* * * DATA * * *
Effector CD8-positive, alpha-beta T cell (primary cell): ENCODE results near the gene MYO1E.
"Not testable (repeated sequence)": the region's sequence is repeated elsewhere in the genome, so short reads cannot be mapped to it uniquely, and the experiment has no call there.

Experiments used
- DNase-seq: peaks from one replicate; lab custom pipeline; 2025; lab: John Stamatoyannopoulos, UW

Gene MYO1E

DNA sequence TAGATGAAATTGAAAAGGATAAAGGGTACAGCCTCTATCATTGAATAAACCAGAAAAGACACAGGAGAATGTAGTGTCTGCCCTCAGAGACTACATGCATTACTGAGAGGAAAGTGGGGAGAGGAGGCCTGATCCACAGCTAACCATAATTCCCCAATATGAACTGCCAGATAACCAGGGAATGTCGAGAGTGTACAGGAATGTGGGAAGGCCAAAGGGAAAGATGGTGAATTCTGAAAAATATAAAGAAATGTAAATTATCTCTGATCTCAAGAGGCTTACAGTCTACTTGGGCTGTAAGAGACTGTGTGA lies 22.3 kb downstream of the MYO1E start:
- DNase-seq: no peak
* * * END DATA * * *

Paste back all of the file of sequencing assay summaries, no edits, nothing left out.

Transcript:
Effector CD8-positive, alpha-beta T cell (primary cell): ENCODE results near the gene MYO1E.
"Not testable (repeated sequence)": the region's sequence is repeated elsewhere in the genome, so short reads cannot be mapped to it uniquely, and the experiment has no call there.

Experiments used
- DNase-seq: peaks from one replicate; lab custom pipeline; 2025; lab: John Stamatoyannopoulos, UW

Gene MYO1E

DNA sequence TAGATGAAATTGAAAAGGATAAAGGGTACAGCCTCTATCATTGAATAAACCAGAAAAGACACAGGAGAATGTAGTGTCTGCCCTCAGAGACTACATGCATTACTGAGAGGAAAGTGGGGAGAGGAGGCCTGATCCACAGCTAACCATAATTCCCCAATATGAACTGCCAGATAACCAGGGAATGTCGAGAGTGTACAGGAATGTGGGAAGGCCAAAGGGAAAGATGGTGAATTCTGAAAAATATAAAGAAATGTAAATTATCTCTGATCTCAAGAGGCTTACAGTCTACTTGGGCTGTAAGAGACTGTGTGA lies 22.3 kb downstream of the MYO1E start:
- DNase-seq: no peak